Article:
TechSpace power plants. Scientists have a great idea

Space power plants. Scientists have a great idea

Conceptual illustration
Conceptual illustration
Images source: © Kyoto University

2:41 PM EDT, October 26, 2023

Scientists from Great Britain have studied the possibility of building power plants in space. The results of the research suggest that ultra-light solar panels can generate power in outer space.

Research conducted by scientists from the University of Surrey in the United Kingdom, which lasted six years, showed that ultra-light solar panels are capable of generating electricity in outer space. This is a discovery of key significance for the future of energy, especially in the context of plans to build space power plants.

The research team led by Professor Craig Underwood monitored the operation of ultralight solar panels mounted on the satellite. During this time, the object made 30,000 orbits around Earth, and scientists recorded power production and the reaction of cells to intense solar radiation, which is characteristic of the conditions prevailing in space.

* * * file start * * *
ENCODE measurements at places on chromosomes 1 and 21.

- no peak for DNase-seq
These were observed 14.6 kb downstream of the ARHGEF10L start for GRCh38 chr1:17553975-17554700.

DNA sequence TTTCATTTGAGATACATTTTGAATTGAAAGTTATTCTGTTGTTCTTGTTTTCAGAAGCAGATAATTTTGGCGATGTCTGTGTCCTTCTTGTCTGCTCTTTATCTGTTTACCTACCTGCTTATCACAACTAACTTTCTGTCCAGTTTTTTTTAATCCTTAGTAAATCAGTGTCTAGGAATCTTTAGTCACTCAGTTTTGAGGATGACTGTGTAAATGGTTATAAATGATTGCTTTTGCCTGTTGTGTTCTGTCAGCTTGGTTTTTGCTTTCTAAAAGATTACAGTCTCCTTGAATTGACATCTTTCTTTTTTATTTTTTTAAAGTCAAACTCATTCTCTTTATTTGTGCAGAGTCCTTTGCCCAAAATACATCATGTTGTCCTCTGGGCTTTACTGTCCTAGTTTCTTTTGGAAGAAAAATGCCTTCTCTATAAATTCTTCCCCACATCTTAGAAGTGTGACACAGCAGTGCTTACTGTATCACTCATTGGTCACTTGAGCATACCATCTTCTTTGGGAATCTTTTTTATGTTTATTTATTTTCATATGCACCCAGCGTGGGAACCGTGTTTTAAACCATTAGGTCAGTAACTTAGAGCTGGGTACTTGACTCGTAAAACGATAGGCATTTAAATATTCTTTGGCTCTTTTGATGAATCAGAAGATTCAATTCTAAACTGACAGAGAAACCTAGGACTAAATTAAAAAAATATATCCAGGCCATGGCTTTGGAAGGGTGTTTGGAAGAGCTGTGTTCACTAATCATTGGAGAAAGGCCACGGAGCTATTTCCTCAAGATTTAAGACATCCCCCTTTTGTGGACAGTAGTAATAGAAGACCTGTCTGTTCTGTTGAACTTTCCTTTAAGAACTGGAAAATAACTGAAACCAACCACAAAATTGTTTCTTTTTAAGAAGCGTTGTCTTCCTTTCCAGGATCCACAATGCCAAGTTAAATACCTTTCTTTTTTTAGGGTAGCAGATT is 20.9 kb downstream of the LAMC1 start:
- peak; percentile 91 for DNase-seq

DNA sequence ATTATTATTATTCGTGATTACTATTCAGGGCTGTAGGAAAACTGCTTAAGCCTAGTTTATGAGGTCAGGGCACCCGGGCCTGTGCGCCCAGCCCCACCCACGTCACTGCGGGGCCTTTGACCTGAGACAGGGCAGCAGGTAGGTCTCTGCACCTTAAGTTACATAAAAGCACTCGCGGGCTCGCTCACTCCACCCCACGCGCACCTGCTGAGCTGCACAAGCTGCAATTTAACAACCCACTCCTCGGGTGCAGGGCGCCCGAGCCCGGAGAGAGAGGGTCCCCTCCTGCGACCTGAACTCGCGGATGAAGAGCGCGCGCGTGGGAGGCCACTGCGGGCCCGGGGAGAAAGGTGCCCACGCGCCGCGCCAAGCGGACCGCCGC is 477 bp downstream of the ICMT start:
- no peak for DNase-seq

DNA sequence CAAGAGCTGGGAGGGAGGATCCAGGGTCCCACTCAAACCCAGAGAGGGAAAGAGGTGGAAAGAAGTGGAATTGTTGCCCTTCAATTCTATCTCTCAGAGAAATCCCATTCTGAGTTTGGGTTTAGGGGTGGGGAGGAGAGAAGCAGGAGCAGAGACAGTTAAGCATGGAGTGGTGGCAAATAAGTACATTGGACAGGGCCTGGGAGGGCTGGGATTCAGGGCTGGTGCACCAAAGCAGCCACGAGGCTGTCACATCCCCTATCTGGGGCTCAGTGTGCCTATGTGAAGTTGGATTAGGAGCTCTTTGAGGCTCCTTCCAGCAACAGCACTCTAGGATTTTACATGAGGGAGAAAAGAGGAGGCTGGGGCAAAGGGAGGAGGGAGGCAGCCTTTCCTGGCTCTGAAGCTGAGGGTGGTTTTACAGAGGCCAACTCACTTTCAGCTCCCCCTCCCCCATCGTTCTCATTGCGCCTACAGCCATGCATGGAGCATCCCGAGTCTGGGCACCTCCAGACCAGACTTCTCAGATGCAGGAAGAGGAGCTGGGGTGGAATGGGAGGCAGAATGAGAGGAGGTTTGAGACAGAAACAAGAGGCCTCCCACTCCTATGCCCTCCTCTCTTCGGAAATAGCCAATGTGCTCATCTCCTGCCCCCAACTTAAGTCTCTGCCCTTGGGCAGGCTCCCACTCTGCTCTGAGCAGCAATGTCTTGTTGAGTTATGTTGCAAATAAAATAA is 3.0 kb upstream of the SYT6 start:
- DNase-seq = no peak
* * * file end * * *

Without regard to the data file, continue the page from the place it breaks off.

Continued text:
- We are very pleased that the mission scheduled for a year is still functioning, after six years. The detailed data we have collected shows that the panels have withstood the pressure of radiation and their thin structure has not been damaged in the harsh conditions of cosmic vacuum - says Prof. Craig Underwood, author of a publication that appeared in the journal "Acta Astronautica".

Professor Underwood emphasizes that the technology of ultra-light solar panels can be used to build space solar power plants, which will deliver clean energy to Earth. In her opinion, scientists have obtained the first proof that this technology works.

Specialists from Swansea University in the United Kingdom also participated in the research, who have developed a new type of solar cells made of cadmium and tellurium. Although the efficiency of these cells has decreased over time, scientists believe that the research results suggest the possibility of commercial use of this technology.

- The successful test flight of these innovative, ultra-thin solar cells opens new possibilities for financing the further development of this technology. Large-area cells for space applications are a dynamically developing market, and such demonstrations help build the worldwide reputation of Great Britain in the field of space technologies - emphasizes Dr. Dan Lamb from the University of Swansea.

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